FULLER J1; JOHNSONMANUF'G CO. ·V.-NAGLEY.
Each one who transfers to the machine some convenient contrivance is entitled to a patent for a new combination. Suppose, for instance, it should be found that the plants thrive best with two varieties of fertilizer, and some one should add a second hopper to the Alward machine, he would be entitled to a patent for that, and so on, ad infinitum. Alward's achievement is correctly characterized by the defendants' expert. He says:
"Thus to transfer the fertilizer hopper from the Pease machine to either one of the transplanting machines to which I have referred It would simply have to be detached, llfted off the one .machine and attached to the other without any change of the hopper or its valves. .. .. .. To do this would require simply ordinary mechanical skill and would Involve no invention. .. .. .. I see no novelty in putting upou a transplanting machine, having all the other essential features, a fertilizer hopper and connections, which are old til themselves and only require the mere act of transferring from one machine to another. In thus transferring the fertilizer Its discharge pipe would be nothing but a dupllcation of the water tank discharge pipe."
If it be invention to do this, where is the line to be drawn?
The law is clear that Alward's contribution to the art, in the claim in controversy, is not patentable. In Richards v. Elevator 00., 158 U. S. 299, 15 Sup. claim was similar in many respects to the claim at bar. bad on demurrer. In affirming the judgment the court
as embodied Ct. 831, the It was held says:
"It Is not claimed that there Is any novelty In anyone of the elements of the above combination. They are all perfectly well known, and If not known In the combination described, they are known in combinations so analogous that the court Is at llberty to judge of .itself whether there be any invention In using them In the exact combination claimed. .. .. .. Unless the combination accomplishes some new result, the mere multiplicity of elements does not make it patentable. So long as each element performs some old and well-known function, the result is nota patentable combination, but an aggregation of· elements. Indeed, the multiplicity of elemeni" may go on indefinitely without creating- a patentl1-ble combination, uJiless by their collocation a new result is produced. .. .... Not a new function or result is suggested by the combination in question."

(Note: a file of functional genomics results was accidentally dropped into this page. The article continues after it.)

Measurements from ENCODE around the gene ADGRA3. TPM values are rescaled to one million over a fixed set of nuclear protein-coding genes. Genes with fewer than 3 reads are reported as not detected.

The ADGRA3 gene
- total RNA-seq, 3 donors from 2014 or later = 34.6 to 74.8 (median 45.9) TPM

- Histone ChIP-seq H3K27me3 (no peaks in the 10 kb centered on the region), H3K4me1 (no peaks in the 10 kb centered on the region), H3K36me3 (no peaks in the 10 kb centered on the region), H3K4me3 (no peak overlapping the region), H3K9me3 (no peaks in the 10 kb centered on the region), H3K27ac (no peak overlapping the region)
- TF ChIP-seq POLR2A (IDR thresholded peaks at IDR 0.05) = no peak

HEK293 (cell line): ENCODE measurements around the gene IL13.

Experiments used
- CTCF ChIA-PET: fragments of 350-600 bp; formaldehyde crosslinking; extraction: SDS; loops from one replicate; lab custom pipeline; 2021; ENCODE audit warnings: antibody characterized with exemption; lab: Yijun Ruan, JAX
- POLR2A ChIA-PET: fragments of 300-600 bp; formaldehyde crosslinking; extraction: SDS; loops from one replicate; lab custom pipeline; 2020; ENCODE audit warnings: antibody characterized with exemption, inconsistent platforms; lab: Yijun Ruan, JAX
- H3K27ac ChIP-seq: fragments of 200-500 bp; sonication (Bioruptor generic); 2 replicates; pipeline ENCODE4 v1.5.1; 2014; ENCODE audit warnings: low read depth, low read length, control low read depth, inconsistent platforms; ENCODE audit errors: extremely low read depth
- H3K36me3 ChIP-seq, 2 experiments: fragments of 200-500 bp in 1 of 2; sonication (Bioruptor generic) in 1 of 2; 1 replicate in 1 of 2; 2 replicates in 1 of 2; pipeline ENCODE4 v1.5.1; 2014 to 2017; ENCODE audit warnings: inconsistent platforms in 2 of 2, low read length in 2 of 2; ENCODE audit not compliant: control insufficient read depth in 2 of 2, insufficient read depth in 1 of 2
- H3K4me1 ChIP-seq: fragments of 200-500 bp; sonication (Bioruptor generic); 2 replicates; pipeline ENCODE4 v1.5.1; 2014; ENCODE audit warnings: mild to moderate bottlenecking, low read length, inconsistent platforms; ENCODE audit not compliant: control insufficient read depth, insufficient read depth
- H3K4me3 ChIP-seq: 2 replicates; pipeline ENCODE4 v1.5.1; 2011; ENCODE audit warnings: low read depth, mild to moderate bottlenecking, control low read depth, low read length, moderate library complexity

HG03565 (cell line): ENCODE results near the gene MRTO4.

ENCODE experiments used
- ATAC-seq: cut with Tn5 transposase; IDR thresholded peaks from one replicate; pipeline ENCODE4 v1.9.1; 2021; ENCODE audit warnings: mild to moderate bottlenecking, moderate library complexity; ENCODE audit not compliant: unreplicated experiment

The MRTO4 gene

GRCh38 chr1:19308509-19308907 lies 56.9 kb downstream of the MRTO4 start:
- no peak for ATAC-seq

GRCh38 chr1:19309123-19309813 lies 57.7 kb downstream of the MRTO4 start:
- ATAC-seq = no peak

See,also, Aron v. Railway Co., 132 U. S. 84, 10 Sup. Ct. 24; Griswold v. Wagner, 68 Fed. 494, 499; Fox v. Perkins, 3 C. C. A. 32, 52 Fed. 205; Briggs v. Ice Co., 8 C. C. A. 480, 60 Fed. 87; Steiner Fire Extinguisher Co.v. City of Adrian, 8 C. C. A. 44, 59 Fed. 132; National Progress Bunching-Machine Co. v. John R. Williams Co., 44 Fed. 190; Lauferty Co., 67 Fed. 1015. It follows that the bill must be dismissed.
FULLER & JOHNSON MANUF'G CO. v. NAGLEY et aL (Circuit Court, N. D. New York. October 15, 1890.) C. H. Duell, for complainant. C. W. Smith, for defen!lants. COXE, District Judge. As precisely the same questions are Involved as In the preceding case (Fulle!-, &. Johnson Manuf'g Co.v. Bender, 69 Fed. 999), the. must be diSmissed. -
DOZE v. SMITH.
(Circuit Court of Appeals, Eighth Circuit. No. 577.
PATENT8-- VAL tJ)ITY AND INFRINGEMENT
August 19. 1895.)
'l'he combination described in the fourth claim of the Campbell patent, No. 221,031, for an improvement in troughs for watering stock, if patent'able at all, does not disclose invention of such it <:'haracter as will entitle it to the benefit of the doctrine of equivalents; and it must be confined to the precise form described. 66 Fed. 327. affirmed.
-II:QUIV ALRNT8 - WATERING TnOUGHS.
Appeal from the Circuit Court of the United States for the Southern District of Iowa. This was a,bill in equity by John E. Doze against Alpheus Smith for alleged infringement of a patent relating to troughs for watering stock. The circuit court dismissed the bill. 66 Fed. 327. Complainant appealed. , ,The subjoined drawing, to which reference is made in the opinion, is a longitudinal sectional view of an improved device for watering stock, for which letters' patent of the United States, No. 221,031, were issued to John S.Campbell on October 28,1879, under an application filed September 3, 1879. The case is sufficiently stated in the opinion. :
THAYER, Circuit Judge. This was, a suit to restrain the in· fringement of United States letters patent No. 221,031, that' were